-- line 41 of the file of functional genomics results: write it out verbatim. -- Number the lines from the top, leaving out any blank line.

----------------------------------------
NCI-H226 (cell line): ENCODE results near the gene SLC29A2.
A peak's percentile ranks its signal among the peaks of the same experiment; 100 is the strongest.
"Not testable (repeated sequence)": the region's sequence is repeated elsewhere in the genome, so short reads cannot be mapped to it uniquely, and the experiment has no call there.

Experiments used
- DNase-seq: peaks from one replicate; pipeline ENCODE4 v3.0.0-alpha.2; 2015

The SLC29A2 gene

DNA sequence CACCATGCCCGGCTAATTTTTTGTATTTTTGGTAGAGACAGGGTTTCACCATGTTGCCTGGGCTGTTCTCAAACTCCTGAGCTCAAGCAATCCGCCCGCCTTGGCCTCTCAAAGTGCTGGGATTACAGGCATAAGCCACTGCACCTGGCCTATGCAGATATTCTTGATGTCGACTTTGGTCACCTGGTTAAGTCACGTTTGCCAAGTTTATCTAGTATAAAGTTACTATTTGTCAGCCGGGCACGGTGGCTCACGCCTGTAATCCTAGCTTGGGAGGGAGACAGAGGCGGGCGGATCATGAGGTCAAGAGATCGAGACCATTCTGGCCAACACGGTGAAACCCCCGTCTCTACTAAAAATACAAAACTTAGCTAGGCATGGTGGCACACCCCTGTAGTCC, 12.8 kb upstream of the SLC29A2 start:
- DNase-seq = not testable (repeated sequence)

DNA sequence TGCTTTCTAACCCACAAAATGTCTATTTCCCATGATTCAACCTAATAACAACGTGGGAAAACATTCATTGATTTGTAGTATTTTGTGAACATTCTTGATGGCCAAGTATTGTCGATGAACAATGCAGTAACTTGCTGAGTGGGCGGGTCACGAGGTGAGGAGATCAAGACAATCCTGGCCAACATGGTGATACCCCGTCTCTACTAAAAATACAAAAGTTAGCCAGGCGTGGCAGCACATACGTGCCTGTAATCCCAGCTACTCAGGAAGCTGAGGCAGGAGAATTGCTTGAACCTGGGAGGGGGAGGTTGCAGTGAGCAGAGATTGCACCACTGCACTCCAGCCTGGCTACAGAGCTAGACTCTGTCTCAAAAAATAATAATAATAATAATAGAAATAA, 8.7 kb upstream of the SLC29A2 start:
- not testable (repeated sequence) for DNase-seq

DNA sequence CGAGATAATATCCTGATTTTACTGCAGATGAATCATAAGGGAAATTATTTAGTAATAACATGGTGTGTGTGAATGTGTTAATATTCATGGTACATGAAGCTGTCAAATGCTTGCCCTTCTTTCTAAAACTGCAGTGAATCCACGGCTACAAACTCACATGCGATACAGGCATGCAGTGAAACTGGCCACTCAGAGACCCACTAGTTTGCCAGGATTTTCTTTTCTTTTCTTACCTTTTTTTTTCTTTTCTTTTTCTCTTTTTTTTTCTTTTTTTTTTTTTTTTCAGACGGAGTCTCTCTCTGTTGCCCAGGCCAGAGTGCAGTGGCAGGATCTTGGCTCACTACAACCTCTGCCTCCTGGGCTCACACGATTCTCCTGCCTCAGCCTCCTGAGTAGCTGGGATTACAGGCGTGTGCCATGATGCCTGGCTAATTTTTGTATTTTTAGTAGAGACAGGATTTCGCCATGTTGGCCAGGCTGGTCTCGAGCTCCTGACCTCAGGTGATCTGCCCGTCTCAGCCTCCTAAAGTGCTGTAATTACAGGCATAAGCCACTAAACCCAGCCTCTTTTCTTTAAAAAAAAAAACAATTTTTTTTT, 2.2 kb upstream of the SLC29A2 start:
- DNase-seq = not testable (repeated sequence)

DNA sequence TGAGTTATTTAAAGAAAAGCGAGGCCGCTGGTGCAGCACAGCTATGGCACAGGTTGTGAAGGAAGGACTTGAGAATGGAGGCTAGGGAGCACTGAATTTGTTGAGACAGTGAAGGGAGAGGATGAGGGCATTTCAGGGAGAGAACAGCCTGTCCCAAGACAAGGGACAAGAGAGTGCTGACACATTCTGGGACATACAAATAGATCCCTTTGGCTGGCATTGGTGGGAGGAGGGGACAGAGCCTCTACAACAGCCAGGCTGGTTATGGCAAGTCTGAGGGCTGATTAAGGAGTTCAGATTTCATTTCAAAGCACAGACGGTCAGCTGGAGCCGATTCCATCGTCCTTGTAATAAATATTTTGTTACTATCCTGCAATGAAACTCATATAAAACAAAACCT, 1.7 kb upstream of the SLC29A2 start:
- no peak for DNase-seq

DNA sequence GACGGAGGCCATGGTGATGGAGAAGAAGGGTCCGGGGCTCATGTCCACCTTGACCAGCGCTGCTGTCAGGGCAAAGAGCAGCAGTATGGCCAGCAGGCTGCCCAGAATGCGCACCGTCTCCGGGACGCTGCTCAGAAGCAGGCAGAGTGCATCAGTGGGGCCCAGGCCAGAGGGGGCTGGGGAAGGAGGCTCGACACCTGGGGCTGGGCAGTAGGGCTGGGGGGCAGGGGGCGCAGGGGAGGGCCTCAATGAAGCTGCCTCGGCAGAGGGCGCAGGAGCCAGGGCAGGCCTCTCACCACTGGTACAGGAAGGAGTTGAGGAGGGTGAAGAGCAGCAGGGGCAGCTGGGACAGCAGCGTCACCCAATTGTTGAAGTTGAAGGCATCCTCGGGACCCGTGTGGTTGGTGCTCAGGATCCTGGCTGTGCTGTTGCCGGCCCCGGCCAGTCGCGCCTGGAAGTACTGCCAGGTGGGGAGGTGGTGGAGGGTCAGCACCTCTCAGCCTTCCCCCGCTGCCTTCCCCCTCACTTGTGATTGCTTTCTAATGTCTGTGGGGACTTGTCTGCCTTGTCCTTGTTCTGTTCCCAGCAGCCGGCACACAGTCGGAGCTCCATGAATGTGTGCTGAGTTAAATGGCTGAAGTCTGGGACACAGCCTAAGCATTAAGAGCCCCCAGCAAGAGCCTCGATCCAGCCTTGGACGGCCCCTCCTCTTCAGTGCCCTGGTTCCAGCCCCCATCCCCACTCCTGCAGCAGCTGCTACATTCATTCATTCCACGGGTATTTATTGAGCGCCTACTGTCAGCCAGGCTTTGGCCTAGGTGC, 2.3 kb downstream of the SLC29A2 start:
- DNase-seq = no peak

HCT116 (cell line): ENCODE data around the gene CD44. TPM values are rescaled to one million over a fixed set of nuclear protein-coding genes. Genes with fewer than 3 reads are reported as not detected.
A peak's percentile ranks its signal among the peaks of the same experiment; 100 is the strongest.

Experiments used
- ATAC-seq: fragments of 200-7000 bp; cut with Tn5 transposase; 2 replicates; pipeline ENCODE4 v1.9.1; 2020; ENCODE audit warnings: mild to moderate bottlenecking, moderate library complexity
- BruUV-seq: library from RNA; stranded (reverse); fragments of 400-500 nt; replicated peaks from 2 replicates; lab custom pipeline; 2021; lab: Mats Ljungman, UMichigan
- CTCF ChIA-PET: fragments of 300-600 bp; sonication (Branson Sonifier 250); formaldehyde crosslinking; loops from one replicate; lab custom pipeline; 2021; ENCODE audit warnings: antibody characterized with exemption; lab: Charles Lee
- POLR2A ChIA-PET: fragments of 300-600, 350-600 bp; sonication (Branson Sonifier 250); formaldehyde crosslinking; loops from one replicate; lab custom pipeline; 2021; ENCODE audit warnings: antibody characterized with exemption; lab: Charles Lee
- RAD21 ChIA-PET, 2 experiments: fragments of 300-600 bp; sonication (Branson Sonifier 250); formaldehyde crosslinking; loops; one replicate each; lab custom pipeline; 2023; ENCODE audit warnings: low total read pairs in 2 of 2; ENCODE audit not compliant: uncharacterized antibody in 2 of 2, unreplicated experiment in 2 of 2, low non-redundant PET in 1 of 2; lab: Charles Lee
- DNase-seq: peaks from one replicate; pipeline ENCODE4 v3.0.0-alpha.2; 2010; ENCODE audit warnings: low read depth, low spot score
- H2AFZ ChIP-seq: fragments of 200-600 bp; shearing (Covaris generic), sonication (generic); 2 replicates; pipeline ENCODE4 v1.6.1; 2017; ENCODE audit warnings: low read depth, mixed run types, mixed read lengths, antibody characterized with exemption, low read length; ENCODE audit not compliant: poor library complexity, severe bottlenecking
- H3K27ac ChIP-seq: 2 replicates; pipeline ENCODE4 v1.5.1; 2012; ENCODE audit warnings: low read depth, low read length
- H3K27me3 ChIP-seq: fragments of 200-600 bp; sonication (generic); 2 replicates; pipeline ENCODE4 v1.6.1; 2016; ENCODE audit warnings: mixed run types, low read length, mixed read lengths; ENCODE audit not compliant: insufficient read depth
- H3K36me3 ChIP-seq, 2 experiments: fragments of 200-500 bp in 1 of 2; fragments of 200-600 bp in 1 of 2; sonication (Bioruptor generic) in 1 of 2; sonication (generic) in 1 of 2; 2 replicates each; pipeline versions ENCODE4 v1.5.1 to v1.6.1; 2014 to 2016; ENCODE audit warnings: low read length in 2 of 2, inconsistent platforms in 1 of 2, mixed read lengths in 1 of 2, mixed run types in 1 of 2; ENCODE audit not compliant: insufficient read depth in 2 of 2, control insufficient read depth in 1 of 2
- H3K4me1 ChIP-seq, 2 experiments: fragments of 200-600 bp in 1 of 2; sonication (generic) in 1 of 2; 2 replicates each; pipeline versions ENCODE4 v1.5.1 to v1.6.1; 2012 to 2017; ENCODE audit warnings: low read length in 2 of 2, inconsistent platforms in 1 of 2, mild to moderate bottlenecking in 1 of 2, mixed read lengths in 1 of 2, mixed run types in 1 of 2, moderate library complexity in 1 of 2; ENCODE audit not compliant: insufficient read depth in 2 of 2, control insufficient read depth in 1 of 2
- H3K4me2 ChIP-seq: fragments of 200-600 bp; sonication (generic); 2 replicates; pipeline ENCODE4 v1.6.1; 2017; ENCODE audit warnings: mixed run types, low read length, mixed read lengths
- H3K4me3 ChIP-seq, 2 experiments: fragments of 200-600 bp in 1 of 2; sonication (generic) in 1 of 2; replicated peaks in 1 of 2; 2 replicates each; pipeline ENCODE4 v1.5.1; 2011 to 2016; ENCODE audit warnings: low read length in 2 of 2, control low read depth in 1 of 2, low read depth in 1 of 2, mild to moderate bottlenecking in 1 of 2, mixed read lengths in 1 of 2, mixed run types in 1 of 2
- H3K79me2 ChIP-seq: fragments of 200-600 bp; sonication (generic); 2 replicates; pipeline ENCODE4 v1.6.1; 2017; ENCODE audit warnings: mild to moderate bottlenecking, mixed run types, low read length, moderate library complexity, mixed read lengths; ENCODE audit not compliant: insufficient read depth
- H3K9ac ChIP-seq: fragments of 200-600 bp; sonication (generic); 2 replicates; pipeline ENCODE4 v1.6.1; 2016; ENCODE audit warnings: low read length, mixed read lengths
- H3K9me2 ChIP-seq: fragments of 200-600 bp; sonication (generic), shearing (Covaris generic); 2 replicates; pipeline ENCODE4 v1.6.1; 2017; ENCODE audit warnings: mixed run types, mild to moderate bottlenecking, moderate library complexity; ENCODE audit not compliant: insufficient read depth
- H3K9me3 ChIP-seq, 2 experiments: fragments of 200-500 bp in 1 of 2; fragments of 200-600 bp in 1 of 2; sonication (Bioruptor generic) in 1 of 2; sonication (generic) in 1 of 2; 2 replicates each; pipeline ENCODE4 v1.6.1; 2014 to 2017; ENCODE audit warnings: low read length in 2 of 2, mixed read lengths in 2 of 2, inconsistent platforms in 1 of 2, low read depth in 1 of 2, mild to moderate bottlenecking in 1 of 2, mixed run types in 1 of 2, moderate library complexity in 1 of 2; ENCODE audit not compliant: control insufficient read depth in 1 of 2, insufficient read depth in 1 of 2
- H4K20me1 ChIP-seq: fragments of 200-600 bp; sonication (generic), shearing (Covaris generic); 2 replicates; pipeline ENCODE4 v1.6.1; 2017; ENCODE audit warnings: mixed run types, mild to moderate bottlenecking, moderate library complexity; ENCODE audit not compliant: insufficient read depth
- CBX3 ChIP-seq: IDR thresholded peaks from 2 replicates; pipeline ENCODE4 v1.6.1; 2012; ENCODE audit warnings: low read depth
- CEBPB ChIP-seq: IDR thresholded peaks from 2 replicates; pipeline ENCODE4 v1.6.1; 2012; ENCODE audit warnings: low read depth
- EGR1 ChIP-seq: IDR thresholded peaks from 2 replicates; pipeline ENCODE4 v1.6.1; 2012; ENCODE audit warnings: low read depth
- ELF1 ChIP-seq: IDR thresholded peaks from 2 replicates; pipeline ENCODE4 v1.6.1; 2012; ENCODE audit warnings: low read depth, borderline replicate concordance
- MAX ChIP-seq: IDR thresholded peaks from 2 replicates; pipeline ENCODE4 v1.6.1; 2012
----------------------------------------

- ELF1 ChIP-seq: IDR thresholded peaks from 2 replicates; pipeline ENCODE4 v1.6.1; 2012; ENCODE audit warnings: low read depth, borderline replicate concordance